Water, water, everywhere, but is it safe to drink?

Dorchester Banner/Gloria Rojas Dr. Chris Wiant, Dr. Bruce Bernard, Stephen Hubbs, Robert Vincent, Barbara Soule, Dr. Robert Morris, Fred Reiff, and Linda Goldner, members of the Water Quality and Health Council met in Cambridge to discuss water quality issues.

Dorchester Banner/Gloria Rojas
Dr. Chris Wiant, Dr. Bruce Bernard, Stephen Hubbs, Robert Vincent, Barbara Soule, Dr. Robert Morris, Fred Reiff, and Linda Goldner, members of the Water Quality and Health Council met in Cambridge to discuss water quality issues.


CAMBRIDGE — If you open the tap for a drink of water in Cambridge, you are very fortunate. The 1.5 million gallons of water distributed by our Municipal Authority is sampled and checked daily by qualified, licensed workers — July 4 and Christmas included. Your tap water comes, not from surface water like lakes, rivers, and streams, which can be contaminated by human and animal waste, or by washing, and agricultural runoff, instead the water is drawn from three deep wells, hundreds of feet below sea level. Its only additive is chlorine. The chlorine is added to ensure the clean aquifer water remains clean as it passes through the long distribution system. Everyone is not so lucky.

Researchers say every day, in many countries, scores of children die from water-related illnesses. Even schools and clinics can lack clean water. And every day, in these countries, women and children spend millions of hours hauling the family’s water. The recent crisis in Flint, Mich. illustrates that even in the United States, public water supplies need monitoring.

Just last week, a research and advisory group, the Water Quality and Health Council, (WQHC) met here in Cambridge, not to study Cambridge’s plentiful, sparkling water, but to examine some worldwide situations that require fixing. For many people, the water supply is the nearest river or lake, what scientists are calling “the multipurpose waterbody.”
(See picture.) They have analyzed the water and know that despite fecal contamination, it serves as drinking, bathing, and washing water as well as the source of water to care for crops. One of the stated goals of WQHC is to ensure available and sustainable management of water and sanitation for all, a monumental task.

The WQHC is one of the nine teams that make up the Global Water Pathogen Project, described as the largest coordinated effort of scientists to work on a global program for the United Nations. Their research and opinions also serve industry, public health officials, media, and the general public. The WQHC webpage is also a source for information closer to home — like the health effect of bird droppings in pools, or protecting yourself from the Zika virus with mosquito control.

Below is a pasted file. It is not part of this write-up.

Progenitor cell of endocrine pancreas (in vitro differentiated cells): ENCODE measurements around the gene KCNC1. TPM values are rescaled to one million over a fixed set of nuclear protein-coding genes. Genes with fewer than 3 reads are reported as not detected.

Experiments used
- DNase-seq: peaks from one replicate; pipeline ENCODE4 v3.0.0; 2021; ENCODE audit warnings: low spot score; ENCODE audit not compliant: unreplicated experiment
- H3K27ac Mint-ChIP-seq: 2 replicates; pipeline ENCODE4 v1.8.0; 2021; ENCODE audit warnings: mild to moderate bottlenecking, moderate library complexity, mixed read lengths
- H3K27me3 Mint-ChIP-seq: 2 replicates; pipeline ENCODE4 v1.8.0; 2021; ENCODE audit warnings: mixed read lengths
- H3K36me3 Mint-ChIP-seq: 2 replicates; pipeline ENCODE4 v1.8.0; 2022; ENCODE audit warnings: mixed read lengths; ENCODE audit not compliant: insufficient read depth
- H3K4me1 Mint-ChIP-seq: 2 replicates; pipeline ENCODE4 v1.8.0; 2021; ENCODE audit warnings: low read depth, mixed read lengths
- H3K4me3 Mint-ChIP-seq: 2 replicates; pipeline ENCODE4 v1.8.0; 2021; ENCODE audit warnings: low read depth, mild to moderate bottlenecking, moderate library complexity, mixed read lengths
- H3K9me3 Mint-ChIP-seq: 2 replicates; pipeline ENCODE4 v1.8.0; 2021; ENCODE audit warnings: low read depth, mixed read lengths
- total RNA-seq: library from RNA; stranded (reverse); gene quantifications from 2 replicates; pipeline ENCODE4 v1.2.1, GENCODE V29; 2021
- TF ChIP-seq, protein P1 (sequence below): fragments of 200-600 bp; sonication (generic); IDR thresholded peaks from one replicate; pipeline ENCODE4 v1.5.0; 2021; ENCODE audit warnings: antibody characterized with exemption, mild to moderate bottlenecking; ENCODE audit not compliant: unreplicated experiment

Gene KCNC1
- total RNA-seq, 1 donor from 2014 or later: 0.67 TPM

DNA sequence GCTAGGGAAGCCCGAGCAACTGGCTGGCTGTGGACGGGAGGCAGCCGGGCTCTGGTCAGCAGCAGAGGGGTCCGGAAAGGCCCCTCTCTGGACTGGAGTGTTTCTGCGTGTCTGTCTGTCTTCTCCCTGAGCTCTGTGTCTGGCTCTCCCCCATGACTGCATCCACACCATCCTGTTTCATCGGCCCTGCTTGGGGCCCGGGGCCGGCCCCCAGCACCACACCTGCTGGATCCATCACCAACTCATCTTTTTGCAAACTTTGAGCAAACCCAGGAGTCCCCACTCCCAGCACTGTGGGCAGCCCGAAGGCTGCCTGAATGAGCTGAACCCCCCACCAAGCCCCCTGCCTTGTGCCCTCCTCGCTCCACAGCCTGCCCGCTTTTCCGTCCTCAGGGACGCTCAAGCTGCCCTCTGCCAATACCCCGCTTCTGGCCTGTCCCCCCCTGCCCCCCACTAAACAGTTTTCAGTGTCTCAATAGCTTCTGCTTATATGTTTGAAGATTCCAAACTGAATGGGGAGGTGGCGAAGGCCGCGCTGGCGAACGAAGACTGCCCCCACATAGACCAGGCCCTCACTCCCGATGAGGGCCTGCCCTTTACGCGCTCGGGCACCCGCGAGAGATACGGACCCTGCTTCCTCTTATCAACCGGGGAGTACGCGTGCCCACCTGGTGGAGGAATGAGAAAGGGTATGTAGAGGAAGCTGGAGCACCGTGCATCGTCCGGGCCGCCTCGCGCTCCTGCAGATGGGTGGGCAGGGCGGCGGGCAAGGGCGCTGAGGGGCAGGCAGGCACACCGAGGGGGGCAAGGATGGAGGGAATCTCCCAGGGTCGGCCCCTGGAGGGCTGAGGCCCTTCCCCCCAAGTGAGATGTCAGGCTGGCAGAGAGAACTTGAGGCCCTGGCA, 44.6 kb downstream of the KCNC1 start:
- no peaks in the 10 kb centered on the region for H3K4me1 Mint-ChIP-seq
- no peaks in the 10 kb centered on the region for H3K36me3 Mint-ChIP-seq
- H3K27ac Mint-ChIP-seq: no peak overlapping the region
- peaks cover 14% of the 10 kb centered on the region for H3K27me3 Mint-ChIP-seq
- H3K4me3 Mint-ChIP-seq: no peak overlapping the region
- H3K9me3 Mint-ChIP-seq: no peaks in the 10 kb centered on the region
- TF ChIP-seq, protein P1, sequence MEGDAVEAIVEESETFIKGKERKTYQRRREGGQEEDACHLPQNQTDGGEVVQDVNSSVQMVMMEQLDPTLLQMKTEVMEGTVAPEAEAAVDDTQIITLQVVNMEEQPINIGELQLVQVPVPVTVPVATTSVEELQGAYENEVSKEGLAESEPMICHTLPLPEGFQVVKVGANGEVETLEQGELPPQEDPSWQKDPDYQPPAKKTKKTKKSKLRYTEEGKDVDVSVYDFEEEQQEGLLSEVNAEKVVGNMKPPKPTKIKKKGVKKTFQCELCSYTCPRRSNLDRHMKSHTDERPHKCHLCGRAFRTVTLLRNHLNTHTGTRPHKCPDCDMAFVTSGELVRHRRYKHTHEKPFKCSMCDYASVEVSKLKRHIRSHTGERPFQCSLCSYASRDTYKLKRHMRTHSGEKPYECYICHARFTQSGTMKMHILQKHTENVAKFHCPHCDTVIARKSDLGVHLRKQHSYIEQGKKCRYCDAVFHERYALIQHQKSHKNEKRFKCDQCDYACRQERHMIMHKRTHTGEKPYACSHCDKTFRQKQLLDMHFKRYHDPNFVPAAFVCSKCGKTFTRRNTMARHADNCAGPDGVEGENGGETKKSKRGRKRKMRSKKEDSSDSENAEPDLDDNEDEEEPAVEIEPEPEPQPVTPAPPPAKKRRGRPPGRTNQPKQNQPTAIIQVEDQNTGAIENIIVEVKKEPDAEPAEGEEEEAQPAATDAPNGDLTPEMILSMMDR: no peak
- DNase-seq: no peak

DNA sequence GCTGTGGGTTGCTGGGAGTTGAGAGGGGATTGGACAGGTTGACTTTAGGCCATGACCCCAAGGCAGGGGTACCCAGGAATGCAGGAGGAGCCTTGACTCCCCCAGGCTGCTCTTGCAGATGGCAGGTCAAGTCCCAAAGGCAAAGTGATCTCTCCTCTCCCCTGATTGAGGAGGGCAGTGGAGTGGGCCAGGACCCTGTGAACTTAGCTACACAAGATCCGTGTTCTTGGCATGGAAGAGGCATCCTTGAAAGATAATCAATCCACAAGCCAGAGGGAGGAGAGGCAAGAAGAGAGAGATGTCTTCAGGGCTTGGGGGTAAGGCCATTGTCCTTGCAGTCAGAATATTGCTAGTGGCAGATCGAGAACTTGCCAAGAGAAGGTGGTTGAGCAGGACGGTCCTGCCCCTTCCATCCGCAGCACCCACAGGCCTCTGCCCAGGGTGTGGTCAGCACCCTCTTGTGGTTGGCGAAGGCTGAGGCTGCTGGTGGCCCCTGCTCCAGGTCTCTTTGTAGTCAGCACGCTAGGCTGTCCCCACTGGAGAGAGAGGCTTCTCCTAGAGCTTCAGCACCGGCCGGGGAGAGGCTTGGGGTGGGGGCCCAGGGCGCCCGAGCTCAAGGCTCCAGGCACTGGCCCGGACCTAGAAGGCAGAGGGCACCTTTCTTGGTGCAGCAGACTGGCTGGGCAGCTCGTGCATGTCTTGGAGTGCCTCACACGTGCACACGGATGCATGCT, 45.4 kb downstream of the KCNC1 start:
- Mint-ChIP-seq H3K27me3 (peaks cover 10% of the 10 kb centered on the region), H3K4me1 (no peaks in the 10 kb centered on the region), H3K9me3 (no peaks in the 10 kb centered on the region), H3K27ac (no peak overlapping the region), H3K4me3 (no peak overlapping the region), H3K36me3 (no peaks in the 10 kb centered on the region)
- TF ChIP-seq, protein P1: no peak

Who are these people who descended on Cambridge, lugging their extensive expertise and relevant skills? Dr. Chris Wiant, a CEO in the public health field, chairs the group. He led the discussion on solutions for Flint, Mich., and its current crisis with a lead-contaminated water supply. Experts agree the lead poisoning issue was mismanaged, but the task of finding blame is not a concern for this council as much as considering not only the efficacy of several options, but also the expense of solutions.

Dr. Bruce Bernard, resident of Cambridge and host of the conference, is a prominent toxicologist in animal and human health, plus environmental science. Stephen Hubbs is a civil engineer, experienced in building clean water supply systems. He reported on his recent work in Honduras where some areas are seeing improvements, like reduced numbers of mosquito-borne illnesses and diarrhea because of chlorination in the wells of three villages. The plan is to extend the help to additional villages that need it.

Robert Vincent, environmental administrator of Florida Department of Health, is on top of the Zika virus threat. Public Health nurse Barbara Soule is an epidemiologist from Washington State and a member of the Joint Commission. Dr. Robert Morris has worked for both federal and state agencies in public health. Fred Reiff, past director of the Pan American Health Organization has been at this water challenge for a long time. He was an instrumental part of setting the international standards of water quality. Linda Goldner brings in a different skill and viewpoint. She is a consumer advocate and past president of the National Consumers League.

It was fortunate the group met on a lovely day at a lovely spot … where the Choptank River and the Chesapeake come together. Such a beautiful expanse of water can make even a panel of experts forget about pathogens and contaminations, if only for a little while.

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